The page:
phosphate for his cotton crop, or
acid phosphate and potash in most
of our eastern soils, and he will gain
all the nitrogen needed by the cotton
crop If these are applied to the pea
and crimson clover crops that should
precede the cotton.
Thousands of Southern farmers are
applying four pounds of ammonia
per acre In 200 pounds of the poor
2?8?I goods, when if they had had
the previous summer a crop of peas
following small grain for hay, and
than cotton. He was composting lt*l
oat straw and stable manure to ap?
ply on his pea stubble 1st of Septem?
ber, when he will sow rye for a win?
ter crop to be plowed in for corn next
season, if he will add some winter
legume, and put more fences around
his farm the conditions will then 1>p
ideal for the greatest improvement.
a e i
The Gen. Sumter Agricultural So?
ciety was formally launched on the
14th. Gen. W. E. James for many
years secretary and for 15 years pres?
ident of the Darlington Agrlcultura'
Society, was present and gave the
benefit of his experience.
Crops in the upper parts of the
county show the effects of the ex?
cessive rains, and with a very few
exceptions are the poorest I ever saw
in that section.
Notable exceptions are the corn
crop of Mr. Parker and the cotton
on the Aycock farm, which is the
bist I have seen there in several
years, and I think Is the result of us?
ing green co?ton seed, the piles of
which dotted the fields in February
as far as the eye could see.
E. W. D.
What a Good Road Is Worth.
Few farmers fully realize what
good roads will do for them, not only
In the greater facility for hauling
l>n?duoe, and saving the tax on
horses and wagons, hut in the gen
eral Improvement of the neighbor?
hood. Right here, where I now live
there Is a farm on a smooth shell
road where there was formerly d<-ep
sand. This farm was sold under th?
old conditions to the present owner
for $27 nn acre. He has refused $250
an acre for It. and told me recently
that he could get $400 per acre on
that part of the farm that lien near
the city limits if he wanted to sell It.
But on another fine road four miles , the peas followed by crimson clover
from town there Is another farm that I to turn under for cotton, they would
has not been Improved at all. My have had fifty pounds of nitrogen in
mother sold that farm over 50 years stead of four pounds for the cotton,
and with crimson clover sown among
the cotton, and the home-made ma?
nure from the cotton seed meal, pea
hay and corn stover spread on this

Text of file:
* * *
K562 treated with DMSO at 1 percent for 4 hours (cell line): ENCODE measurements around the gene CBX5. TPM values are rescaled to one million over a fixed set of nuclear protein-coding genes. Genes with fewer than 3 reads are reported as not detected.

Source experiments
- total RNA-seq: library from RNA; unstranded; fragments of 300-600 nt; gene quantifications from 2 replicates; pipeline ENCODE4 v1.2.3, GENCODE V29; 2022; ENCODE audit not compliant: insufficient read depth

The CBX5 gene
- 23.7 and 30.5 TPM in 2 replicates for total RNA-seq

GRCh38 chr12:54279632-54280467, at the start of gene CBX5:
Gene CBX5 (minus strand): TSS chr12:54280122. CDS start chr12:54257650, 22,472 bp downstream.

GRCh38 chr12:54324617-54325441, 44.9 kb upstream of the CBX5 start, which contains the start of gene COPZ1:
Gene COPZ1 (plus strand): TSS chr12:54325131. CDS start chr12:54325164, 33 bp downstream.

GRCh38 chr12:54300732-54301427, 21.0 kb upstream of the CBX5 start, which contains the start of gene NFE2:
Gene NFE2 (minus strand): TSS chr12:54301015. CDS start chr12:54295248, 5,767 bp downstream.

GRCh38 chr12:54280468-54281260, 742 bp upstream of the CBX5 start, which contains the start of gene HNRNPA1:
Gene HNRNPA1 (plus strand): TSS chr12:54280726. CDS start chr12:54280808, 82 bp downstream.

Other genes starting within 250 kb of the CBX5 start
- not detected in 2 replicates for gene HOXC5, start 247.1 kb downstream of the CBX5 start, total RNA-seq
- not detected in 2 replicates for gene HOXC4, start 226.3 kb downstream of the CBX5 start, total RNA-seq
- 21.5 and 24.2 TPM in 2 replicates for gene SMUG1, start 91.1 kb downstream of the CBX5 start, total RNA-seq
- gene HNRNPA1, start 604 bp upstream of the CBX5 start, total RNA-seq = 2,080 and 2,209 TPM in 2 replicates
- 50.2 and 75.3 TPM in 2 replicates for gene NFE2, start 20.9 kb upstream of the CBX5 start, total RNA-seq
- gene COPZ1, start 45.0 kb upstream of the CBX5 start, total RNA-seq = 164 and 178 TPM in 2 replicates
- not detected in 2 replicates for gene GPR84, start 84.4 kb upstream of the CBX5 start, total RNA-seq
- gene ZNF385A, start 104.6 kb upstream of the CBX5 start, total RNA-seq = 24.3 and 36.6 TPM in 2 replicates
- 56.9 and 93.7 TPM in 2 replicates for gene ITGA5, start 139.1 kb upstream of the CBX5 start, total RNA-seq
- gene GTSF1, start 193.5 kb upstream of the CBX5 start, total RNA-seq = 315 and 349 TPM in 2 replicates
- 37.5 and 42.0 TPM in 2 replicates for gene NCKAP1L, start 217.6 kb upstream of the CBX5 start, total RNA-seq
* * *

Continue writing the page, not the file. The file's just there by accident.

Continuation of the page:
clover in the winter, they would nev?
er need to buy any fertilizer what?
ever for the corn crop. In fact, in a
few years of rotation with the le?
gumes, the only fertilizer the cotton
farmer, as a rule, would need to buy
Will be acid phosphate, and in some
soils potash, for the peas and clover,
for they will do the rest, and you will
get more cotton and at a less cost
than by using a complete fertilizer
for cotton, and every other crop
grewn, and can afford to be very lib?
eral with the peas and clover.
Do not buy artificial cultures for
inoculation, but get soil from an
inoculated field and spread a barrel
per acre. The prepared "cultures"
give good results when handled ac?
cording to directions, and when con?
ditions are favorable; but ordiarily
the soil inoculation la cheaper and
more certain.?Prof. Massey In Pro?
Notes and Comments on Recent Is?
There is no doubt that in the hu?
mid climate of the Southern coast
section there Is often much loss of
fodder that is cut off and shocked,
and I often am inclined to hesitate
in advising farmers in that section
to cut and shock their corn. Only
last week I had a letter from a very
Intelligent farmer in Beaufort Coun?
ty, X. C, saying that he Is puzzled,
as he prefers to clear the ground at
once, but that In three seasons out of
five the corn and fodder have been
damaged In the shocks.
I believe that it is true that the
man who tops and strips his corn at
the usual tlmea loses enough corn to
pay for the labor of saving the fod?
der, but so far as the actual labor la
concerned, there is little to choose
between the two methods. Hence, T
can not always blame the farmers In
the humid sections for adhering to
the old practice.?Prof. Massey In
What Win He Do With His Money?
We believe It was the late Simpn
Newcomb who said that at the "con?
flux of commodities and gold there
aws always prosperity," which is hut
another way of describing the work?
ing of the law of supply and demand
with the added modern method of
being there with the goods when the
demand shows up. So when the tar?
iff is out of the way and every busi?
ness has adjusted itself, as best it
can, to the new schedule, the Ques?
tion comes up as to what is the most
encouraging feature to the situation.
That is easily answered. It is the
big and the profit showing crops of
From now until late in the fall the
farmer will have something to bring
to market, something to turn into
money and make trade for himself
and for others. Among the b'g crops,
this Is wheat's time for the spot
light. A line of reapers Is passing
like a wave up the country. These
reapers are now upon a line about